If Celtics  president of basketball operations Danny Ainge didn’t call the five teams in front of him in Thursday’s NBA draft, he wouldn’t be doing his job, so it should come as no surprise he’s inquired about what it would take to acquire a top pick from the Cavaliers , Bucks, 76ers, Magic and Jazz .
In fact, Ainge also has discussed the possibility of landing picks later in the first and into the second round, according to the Boston Herald’s Mark Murphy . In all likelihood, Ainge has contacted the front offices of all 29 other teams in preparation for a draft with an infinite number of possible C’s outcomes.
As for the potential of the C’s trading into the top five, a draft-day deal of top-six picks hasn’t happened since 2008, when Minnesota and Memphis swapped No. 3 (O.J. Mayo) and No. 5 (Kevin Love ), exchanging a handful of inconsequential players in the process (Marko Jaric, Antoine Walker  and Greg Buckner to the Grizzlies ; Mike Miller , Brian Cardinal and Jason Collins  to the Timberwolves ).
While Love has since become the centerpiece of blockbuster trade discussions, neither he nor Mayo were considered franchise-altering acquisitions six years ago. Derrick Rose  and Michael Beasley were the big catches of that draft, just as Jabari Parker and Andrew Wiggins are the clear prizes this season. Love and Mayo (sing to Frank Sinatra‘s “Love and Marriage,”  please) were more akin to Julius Randle and Marcus Smart this season.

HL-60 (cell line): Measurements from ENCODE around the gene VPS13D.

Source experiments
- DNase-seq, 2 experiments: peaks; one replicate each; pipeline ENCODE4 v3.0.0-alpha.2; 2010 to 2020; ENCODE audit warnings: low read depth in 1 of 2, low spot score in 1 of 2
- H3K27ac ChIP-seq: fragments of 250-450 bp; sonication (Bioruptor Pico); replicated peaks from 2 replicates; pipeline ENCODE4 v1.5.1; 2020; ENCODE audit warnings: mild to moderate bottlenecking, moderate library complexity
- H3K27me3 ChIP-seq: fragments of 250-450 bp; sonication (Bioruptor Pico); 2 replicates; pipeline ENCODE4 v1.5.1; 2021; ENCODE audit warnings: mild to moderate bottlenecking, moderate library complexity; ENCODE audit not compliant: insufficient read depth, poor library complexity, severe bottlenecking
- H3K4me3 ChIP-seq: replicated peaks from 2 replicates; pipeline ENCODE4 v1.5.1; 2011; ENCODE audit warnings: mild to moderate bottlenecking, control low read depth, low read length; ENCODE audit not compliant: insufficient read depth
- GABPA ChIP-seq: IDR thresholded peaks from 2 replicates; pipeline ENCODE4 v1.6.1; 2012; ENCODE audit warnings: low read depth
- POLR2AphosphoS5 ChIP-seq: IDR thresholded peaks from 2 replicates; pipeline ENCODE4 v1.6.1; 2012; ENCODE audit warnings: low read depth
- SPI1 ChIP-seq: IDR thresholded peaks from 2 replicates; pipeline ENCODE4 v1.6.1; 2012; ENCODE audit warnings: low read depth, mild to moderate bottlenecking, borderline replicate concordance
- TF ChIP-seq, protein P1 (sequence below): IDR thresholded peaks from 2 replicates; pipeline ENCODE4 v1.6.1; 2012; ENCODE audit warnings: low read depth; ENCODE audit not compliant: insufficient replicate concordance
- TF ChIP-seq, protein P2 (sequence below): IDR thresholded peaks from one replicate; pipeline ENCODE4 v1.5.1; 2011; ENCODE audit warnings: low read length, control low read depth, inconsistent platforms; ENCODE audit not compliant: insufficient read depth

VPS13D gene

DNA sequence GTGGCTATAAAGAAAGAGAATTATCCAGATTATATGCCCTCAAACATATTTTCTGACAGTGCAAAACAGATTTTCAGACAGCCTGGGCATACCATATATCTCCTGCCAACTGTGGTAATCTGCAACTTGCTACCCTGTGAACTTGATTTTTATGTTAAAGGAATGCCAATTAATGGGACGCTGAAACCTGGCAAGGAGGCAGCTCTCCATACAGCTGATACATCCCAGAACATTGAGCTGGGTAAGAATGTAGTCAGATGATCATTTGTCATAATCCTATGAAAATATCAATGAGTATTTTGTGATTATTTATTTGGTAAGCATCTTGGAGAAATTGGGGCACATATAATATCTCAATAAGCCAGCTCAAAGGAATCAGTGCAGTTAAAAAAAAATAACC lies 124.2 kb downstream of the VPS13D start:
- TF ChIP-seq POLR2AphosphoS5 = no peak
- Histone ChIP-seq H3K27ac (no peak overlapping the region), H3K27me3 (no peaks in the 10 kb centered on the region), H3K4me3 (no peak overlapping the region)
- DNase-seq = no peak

The lack of top picks changing places in recent years has a lot to do with the increased value of those players in the new collective bargaining agreement and the scarcity of teams with win-now mentalities ending up in the top five.
A move into the top two would require a package comparable to the 2005 deal that sent Deron Williams‘ draft rights at No. 3 overall to Utah in exchange for Portland’s No. 6, No. 27 and Detroit’s 2006 first-round pick. As enamored as Ainge appears to be with Parker, it’s hard to imagine him parting ways with No. 6, No. 17 and the Clippers’ 2015 first-round pick for the Duke freshman when such a package may not be enough for a player of Love’s caliber now. It’s a different story if Ainge were to trade those picks as part of a larger deal that would bring Love to Boston.
Trading up to Nos. 3-5 seems more likely if Ainge believes any one of Dante Exum, Joel Embiid, Aaron Gordon, Noah Vonleh, Randle or Smart are significantly better than the others in that group and will be off the board when the Celtics  pick. If previous drafts are any indication, it wouldn’t take much. Without even a clear No. 1 pick in 2006, the Blazers moved up to nab LaMarcus Aldridge at No. 2 in exchange for No. 4 and Victor Khryapa. That’s the equivalent of the C’s sending No. 6 and Vitor Faverani to Orlando for the right to take Embiid or Exum.
Given Ainge’s seemingly endless list of traceable assets, the revelation that the Celtics  would like a higher pick is just another reminder that anything and everything are on the table come Thursday. The possibilities are endless.